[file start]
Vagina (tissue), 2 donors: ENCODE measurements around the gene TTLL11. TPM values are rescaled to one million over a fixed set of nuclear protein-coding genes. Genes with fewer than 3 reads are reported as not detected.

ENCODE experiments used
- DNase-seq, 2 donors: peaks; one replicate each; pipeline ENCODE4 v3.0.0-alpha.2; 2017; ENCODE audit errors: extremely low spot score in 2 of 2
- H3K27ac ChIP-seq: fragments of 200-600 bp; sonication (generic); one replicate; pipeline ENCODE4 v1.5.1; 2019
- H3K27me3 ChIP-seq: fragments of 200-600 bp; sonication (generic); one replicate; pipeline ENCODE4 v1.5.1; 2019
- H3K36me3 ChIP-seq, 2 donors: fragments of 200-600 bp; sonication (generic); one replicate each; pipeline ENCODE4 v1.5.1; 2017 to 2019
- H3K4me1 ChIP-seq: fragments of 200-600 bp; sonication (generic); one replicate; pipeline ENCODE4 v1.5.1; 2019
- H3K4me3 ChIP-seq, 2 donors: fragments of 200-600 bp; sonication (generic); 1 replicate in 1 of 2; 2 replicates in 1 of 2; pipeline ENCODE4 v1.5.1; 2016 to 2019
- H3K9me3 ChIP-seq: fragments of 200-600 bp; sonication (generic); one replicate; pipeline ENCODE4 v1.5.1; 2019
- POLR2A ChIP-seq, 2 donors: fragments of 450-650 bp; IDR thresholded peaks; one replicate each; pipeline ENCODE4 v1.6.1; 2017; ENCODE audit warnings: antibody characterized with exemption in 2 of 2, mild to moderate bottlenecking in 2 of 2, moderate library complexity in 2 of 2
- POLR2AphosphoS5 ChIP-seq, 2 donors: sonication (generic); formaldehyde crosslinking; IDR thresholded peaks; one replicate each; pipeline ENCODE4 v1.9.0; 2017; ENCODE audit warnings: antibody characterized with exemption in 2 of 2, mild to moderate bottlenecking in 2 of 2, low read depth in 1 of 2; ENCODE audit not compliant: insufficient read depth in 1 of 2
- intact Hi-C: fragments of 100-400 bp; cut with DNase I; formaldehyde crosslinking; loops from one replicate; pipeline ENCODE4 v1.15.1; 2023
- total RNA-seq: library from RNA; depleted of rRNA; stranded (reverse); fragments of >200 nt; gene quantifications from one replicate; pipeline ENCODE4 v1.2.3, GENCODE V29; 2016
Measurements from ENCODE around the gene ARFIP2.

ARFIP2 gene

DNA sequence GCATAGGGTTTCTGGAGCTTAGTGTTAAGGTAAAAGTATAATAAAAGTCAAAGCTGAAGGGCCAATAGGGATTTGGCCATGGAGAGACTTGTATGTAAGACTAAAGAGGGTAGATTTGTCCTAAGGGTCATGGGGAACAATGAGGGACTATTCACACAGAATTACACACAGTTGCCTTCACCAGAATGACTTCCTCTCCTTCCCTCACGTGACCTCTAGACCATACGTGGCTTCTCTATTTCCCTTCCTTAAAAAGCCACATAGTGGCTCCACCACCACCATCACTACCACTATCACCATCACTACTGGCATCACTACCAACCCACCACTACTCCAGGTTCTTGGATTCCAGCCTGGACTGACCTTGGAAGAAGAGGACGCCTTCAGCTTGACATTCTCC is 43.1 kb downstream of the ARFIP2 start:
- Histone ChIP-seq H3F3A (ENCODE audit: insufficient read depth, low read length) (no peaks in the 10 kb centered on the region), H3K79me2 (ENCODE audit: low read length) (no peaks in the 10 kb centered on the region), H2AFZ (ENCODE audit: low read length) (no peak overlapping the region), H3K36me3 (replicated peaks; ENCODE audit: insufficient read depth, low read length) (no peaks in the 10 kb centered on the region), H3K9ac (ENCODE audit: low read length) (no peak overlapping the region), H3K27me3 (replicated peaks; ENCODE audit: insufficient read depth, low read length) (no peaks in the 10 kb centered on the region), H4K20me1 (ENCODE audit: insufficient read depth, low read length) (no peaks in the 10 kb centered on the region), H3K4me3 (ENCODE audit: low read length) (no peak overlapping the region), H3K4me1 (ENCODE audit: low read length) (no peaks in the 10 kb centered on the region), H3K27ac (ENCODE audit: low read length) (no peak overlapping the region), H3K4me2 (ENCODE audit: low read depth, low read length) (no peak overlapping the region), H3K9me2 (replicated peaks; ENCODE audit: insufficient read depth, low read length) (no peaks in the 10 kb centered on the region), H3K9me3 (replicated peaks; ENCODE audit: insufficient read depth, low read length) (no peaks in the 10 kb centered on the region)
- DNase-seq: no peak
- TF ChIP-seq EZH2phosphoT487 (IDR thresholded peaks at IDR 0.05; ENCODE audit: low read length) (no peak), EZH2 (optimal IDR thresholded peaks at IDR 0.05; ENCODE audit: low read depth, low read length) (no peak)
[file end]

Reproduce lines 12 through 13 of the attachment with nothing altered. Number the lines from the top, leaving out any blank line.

- intact Hi-C: fragments of 100-400 bp; cut with DNase I; formaldehyde crosslinking; loops from one replicate; pipeline ENCODE4 v1.15.1; 2023
- total RNA-seq: library from RNA; depleted of rRNA; stranded (reverse); fragments of >200 nt; gene quantifications from one replicate; pipeline ENCODE4 v1.2.3, GENCODE V29; 2016